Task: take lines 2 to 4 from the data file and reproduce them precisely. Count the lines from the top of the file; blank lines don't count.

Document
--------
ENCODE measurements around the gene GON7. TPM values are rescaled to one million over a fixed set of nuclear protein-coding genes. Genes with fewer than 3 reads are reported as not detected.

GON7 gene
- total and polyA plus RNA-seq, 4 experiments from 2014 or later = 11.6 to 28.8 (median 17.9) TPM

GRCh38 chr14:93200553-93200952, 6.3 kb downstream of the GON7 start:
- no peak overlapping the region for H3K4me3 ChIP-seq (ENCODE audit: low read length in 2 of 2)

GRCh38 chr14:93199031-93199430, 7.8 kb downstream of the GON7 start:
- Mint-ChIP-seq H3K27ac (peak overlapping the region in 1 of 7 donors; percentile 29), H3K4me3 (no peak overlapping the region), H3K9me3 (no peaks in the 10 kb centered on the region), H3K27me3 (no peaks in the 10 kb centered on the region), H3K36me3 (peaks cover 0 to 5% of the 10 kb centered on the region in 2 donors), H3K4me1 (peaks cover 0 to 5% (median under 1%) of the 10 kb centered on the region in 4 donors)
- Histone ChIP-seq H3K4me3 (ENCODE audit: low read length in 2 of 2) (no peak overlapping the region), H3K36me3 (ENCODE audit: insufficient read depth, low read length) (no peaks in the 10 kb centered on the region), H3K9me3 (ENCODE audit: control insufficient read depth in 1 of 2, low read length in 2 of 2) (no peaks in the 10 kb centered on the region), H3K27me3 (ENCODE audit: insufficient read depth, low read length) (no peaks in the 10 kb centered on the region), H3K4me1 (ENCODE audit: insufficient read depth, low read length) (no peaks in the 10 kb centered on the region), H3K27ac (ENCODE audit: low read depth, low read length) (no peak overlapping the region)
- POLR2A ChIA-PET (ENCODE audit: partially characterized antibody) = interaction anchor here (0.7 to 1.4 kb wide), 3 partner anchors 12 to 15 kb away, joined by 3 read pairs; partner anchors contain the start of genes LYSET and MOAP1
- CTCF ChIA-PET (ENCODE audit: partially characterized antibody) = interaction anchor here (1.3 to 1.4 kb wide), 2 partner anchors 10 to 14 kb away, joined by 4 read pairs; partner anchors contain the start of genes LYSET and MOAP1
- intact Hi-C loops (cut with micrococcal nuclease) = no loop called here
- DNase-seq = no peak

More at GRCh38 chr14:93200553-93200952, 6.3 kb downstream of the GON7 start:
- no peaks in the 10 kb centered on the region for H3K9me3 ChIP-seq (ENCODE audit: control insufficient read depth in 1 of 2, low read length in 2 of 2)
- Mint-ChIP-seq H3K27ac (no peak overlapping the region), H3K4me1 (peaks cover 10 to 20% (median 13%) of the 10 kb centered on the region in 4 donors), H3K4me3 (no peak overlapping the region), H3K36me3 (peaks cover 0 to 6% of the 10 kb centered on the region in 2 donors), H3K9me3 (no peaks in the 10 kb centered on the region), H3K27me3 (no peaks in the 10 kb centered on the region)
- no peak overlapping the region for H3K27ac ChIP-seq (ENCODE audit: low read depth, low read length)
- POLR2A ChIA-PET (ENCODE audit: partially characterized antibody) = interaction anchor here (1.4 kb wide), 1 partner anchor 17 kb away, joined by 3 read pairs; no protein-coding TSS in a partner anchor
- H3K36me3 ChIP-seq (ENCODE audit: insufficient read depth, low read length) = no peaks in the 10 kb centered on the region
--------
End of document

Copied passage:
GON7 gene
- total and polyA plus RNA-seq, 4 experiments from 2014 or later = 11.6 to 28.8 (median 17.9) TPM

GRCh38 chr14:93200553-93200952, 6.3 kb downstream of the GON7 start: